“I Learned Everything”
Hogan’s “Heritage” is a poem about accepting life, learning from experiences, and growing as an individual. It’s about maintaining focus on the important things in life; not getting caught up in the small, frivolous things.
The writer is a woman of mixed race and cultures; part Chickasaw Indian, and part Caucasian. As a child and also into her adult years, she often wondered at the calmness and acceptance of her Native American grandparents as they were forced to move from place to place; often losing their possessions and even much of their culture all for the sake of ‘progress’. And yet they never showed anger towards anyone. They came to understand that material belongings are not always promised and therefore, to hold on to that of true value in life: family, those close to them, heritage. These circumstances did not always make sense to the writer during her childhood and she often felt isolated and even ashamed of who she was. This is shown in the line “It was the brown stain/ that covered my shirt, / my whiteness a shame." (Lines 28-30)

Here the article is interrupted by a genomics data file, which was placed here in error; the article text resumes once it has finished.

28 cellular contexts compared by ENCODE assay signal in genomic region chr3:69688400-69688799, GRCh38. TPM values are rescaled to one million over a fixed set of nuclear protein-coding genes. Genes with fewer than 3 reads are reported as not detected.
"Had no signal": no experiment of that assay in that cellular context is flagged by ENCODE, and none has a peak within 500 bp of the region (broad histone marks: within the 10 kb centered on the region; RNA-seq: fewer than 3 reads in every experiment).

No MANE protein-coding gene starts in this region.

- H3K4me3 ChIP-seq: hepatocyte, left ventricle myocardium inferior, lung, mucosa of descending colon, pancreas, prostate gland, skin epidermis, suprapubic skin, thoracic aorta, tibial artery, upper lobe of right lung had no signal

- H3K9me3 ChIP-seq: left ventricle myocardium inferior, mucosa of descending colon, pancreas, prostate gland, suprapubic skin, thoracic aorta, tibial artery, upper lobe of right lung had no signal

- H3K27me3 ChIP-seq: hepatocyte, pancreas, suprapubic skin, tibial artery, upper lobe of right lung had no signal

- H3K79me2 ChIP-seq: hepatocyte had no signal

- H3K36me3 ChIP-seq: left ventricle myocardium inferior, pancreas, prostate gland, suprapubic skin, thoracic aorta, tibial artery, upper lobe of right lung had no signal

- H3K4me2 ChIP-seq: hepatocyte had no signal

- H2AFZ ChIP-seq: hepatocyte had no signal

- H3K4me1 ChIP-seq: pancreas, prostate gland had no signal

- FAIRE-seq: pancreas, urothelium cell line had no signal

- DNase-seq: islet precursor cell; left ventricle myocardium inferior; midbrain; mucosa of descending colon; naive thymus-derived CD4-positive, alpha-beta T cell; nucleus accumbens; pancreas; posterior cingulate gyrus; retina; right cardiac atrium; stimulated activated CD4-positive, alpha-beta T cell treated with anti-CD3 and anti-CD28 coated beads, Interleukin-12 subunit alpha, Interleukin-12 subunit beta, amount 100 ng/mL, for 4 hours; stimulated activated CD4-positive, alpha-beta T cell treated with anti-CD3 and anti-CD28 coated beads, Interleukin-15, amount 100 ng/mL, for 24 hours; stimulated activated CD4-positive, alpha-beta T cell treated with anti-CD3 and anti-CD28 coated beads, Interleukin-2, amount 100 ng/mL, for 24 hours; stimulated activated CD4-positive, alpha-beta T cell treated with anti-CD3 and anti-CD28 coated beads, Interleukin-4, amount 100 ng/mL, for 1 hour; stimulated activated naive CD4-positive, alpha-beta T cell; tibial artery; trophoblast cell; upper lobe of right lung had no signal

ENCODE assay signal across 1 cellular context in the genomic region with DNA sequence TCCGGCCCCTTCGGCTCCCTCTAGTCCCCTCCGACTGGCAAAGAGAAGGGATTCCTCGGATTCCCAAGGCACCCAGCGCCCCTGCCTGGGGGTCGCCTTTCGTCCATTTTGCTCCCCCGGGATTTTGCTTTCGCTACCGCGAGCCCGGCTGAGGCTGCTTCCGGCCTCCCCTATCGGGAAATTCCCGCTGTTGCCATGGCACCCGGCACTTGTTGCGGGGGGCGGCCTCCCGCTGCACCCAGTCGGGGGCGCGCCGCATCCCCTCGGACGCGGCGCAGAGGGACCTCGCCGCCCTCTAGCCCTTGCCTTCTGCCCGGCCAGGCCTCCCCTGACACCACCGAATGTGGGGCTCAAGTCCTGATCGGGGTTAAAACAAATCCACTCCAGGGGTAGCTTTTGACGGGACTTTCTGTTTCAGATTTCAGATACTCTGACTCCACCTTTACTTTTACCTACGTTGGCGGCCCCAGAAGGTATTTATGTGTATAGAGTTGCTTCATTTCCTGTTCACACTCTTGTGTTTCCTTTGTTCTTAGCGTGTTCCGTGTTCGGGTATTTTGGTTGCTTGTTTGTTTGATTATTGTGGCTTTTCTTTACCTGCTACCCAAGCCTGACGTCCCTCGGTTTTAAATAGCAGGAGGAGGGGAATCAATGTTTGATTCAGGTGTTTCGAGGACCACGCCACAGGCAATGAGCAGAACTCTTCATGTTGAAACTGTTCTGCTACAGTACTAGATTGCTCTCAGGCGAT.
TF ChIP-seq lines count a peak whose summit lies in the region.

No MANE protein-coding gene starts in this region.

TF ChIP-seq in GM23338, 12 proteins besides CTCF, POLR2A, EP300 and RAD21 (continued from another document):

The writer describes her different family members as if attempting to feel connected to them; to make herself feel as if she belongs. She begins by comparing herself to her Caucasian mother; watching herself age and as she ages she looks more and more like her mother. From her mother she inherited her fair skin; she may have even learned from her how to bake bread. The writer has eyes the same brown as her father’s; eyes that have seen so much – good and bad - concerning her family, as well as her Native American culture. She speaks also of her uncle; he is old and represents their dying culture as he sings old Native American chants to her and tells her stories of their culture. Her grandfather symbolizes the manner in which hardships can be handled as the Native Americans were forced to become integrated into the white person’s way of living....